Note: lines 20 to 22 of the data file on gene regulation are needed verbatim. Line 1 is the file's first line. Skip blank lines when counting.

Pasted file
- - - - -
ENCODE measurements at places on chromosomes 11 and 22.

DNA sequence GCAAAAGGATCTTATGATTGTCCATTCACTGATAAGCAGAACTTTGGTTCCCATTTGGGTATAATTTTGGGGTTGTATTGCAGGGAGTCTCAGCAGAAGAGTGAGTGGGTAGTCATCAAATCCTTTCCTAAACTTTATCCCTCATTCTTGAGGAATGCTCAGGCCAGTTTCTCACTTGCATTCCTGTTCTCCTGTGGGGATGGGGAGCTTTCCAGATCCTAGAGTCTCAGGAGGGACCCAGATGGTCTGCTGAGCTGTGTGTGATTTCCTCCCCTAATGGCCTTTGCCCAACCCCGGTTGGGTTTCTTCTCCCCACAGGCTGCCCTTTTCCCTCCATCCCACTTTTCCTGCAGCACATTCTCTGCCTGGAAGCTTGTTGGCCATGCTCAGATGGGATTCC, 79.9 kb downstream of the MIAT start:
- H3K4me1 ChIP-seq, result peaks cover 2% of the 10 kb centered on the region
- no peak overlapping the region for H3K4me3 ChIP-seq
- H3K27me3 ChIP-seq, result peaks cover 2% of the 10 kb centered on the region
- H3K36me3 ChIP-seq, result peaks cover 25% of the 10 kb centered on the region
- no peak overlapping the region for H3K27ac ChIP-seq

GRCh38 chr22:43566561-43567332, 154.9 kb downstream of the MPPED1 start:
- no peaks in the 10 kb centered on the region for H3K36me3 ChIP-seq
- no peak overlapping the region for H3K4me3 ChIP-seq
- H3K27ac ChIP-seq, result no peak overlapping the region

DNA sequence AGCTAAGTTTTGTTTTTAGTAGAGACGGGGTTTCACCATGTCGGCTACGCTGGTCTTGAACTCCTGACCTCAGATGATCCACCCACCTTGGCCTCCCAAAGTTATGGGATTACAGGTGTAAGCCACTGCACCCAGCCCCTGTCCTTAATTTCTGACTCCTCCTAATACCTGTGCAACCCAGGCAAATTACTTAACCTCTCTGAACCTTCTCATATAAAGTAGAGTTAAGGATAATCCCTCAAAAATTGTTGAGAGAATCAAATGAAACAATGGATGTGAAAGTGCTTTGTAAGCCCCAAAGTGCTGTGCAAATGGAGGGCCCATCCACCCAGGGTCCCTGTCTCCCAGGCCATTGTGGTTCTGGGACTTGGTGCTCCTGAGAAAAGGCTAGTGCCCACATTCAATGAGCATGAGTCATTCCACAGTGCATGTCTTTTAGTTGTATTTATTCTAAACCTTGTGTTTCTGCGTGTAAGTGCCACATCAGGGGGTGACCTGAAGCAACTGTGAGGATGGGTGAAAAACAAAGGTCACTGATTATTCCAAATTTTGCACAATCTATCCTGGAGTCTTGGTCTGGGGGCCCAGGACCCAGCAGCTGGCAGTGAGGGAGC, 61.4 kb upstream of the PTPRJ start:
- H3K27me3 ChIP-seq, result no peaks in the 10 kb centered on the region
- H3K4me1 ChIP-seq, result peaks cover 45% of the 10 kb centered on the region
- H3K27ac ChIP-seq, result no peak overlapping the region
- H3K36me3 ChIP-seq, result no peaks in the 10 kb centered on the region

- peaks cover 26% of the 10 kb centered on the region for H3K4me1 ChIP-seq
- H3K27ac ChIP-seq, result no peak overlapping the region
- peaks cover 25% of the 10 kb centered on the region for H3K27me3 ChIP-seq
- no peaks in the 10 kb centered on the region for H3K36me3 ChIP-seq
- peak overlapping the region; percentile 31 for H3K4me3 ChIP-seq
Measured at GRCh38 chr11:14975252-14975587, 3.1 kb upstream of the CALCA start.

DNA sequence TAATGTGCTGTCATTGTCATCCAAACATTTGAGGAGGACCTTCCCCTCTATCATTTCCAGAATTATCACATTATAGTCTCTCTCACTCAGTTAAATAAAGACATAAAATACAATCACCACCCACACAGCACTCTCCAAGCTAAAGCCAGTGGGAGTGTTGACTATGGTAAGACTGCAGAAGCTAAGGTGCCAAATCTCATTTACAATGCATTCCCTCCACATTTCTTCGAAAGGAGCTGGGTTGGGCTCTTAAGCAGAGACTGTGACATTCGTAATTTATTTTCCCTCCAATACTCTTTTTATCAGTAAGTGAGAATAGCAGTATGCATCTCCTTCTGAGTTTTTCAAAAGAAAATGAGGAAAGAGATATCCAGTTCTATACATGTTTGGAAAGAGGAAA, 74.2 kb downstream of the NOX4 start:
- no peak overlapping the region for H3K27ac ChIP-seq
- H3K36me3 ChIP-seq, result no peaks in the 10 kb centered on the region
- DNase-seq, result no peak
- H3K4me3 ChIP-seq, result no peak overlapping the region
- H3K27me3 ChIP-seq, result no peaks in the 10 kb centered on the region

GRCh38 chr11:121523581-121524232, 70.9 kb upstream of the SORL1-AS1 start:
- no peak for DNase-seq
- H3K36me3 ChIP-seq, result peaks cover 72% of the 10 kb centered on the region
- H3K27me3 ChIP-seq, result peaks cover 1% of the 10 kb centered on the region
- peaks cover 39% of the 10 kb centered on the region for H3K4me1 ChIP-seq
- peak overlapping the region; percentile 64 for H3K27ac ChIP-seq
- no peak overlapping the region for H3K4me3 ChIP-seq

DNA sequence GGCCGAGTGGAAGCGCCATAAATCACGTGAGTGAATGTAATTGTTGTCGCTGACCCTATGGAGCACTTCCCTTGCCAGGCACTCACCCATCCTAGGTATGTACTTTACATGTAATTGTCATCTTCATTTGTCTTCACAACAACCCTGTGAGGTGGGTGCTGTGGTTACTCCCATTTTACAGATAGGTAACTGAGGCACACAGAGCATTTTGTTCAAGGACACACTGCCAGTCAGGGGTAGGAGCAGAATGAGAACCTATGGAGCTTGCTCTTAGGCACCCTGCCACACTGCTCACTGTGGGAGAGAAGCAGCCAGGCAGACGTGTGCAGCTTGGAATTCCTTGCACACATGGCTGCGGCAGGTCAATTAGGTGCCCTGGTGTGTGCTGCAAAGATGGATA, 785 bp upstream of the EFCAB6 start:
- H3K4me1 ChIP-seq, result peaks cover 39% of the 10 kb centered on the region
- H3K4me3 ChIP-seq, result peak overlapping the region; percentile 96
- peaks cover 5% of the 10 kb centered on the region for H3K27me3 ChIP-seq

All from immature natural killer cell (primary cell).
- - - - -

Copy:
- no peaks in the 10 kb centered on the region for H3K36me3 ChIP-seq
- peak overlapping the region; percentile 31 for H3K4me3 ChIP-seq
Measured at GRCh38 chr11:14975252-14975587, 3.1 kb upstream of the CALCA start.